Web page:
Having this heads-up can be a big help in knowing when it’s time to start taking precautions. In general, year-round allergens are dust mites, mold spores, and pet dander. Spring pollen usually comes from trees. Early summer pollen comes from grasses and late summer pollen is usually from ragweed.
2. Use a Saline Spray
One weird way to minimize allergic response is to keep the inside of your nose clean using a saline nasal spray. Over-the-counter saline nasal sprays can help relieve stuffiness and congestion and they won’t lead to the rebound congestion that can follow from the use of nasal decongestants.
When your nasal passages are dry, mild nasal crusting may occur, and bacterial infections can develop under these crusts. Saline sprays clean the nasal passages of crusts and mucus and also help the natural cleaning system of your nasal passages flushing away pollen in the process.(1)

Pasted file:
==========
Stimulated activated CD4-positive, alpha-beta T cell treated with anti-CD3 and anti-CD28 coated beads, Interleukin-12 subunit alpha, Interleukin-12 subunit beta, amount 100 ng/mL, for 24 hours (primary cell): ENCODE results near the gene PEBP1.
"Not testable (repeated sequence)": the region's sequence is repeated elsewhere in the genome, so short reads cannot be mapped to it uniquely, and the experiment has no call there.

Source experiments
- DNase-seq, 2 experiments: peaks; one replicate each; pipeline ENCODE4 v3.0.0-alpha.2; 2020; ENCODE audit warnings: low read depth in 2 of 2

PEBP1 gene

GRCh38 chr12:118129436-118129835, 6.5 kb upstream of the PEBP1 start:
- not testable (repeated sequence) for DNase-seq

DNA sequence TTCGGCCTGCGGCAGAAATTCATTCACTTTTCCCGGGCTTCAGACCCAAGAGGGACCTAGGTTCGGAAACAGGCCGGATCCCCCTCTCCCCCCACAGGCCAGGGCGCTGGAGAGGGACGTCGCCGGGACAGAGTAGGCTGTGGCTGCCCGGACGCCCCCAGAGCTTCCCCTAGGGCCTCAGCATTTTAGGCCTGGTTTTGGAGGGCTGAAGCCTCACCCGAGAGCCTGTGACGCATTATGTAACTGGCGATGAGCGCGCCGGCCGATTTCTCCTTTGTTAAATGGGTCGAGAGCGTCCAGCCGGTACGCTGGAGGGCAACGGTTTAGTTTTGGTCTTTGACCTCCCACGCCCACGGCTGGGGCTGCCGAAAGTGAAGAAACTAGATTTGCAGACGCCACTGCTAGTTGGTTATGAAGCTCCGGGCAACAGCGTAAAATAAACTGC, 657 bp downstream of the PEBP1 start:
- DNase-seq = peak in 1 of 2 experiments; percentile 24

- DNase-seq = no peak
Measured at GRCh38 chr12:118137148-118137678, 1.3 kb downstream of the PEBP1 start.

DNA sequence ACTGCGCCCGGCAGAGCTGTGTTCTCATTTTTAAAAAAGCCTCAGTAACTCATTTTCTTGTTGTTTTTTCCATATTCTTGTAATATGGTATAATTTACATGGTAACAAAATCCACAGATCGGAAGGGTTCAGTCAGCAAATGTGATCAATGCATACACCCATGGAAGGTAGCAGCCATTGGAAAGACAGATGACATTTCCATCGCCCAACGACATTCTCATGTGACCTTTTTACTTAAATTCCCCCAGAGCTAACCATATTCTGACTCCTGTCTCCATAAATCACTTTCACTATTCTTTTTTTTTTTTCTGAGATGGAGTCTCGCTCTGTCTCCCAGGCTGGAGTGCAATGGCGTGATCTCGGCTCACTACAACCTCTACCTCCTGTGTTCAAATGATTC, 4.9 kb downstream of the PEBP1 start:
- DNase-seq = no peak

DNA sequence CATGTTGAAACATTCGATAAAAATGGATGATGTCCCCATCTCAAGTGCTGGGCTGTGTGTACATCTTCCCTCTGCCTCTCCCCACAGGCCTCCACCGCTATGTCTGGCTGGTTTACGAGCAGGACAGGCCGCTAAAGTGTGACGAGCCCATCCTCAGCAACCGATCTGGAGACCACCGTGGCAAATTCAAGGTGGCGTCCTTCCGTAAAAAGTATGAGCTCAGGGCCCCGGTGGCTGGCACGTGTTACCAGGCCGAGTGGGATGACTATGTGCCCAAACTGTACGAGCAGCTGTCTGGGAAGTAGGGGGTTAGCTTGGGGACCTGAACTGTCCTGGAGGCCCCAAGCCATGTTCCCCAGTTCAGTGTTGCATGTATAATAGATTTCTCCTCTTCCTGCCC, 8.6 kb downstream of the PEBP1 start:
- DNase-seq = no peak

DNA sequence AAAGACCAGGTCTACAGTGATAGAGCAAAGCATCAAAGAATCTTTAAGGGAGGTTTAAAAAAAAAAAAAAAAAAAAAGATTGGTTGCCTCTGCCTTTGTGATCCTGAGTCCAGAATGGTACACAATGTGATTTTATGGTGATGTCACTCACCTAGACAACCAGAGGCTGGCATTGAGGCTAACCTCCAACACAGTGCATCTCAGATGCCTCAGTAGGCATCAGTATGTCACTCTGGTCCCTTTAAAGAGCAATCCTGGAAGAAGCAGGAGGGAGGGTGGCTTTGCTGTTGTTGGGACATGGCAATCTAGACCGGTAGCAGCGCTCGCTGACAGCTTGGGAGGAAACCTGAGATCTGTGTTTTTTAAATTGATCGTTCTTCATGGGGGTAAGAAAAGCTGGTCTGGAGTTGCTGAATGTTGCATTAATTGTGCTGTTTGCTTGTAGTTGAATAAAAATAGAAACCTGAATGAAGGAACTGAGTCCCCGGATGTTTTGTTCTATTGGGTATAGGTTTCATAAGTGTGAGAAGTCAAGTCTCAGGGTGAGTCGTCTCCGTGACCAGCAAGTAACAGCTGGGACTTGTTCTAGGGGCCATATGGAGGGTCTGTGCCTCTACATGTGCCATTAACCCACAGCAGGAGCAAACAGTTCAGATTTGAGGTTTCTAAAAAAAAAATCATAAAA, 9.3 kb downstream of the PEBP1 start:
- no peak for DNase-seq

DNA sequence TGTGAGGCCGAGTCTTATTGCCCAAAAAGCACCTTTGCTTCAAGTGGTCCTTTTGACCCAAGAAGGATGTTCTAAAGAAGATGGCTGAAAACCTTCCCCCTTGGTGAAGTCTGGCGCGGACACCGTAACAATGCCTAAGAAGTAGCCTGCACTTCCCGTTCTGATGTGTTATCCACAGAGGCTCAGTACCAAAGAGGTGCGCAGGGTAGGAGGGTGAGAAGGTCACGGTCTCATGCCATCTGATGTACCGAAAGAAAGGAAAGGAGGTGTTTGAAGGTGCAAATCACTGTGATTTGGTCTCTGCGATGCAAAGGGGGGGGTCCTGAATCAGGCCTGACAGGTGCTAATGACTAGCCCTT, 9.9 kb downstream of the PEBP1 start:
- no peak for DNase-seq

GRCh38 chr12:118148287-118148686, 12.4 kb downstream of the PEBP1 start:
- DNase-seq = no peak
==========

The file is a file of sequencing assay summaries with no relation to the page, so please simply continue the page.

Ironically, taking antihistamines dries out your nasal passages and when the inside of your nose gets very dry, it can crack and develop microfissures which can lead to nosebleeds. This creates the perfect environment for infections and to allow pollen to get directly into your system.
Saline nasal sprays may sting slightly. Sometimes the preservative in the saline spray may cause irritation. If this happens, try Simply Saline, a preservative-free saline spray, or Little Noses which is designed for kids, but works great for my not-so-little nose.
3. Boost Your Immune System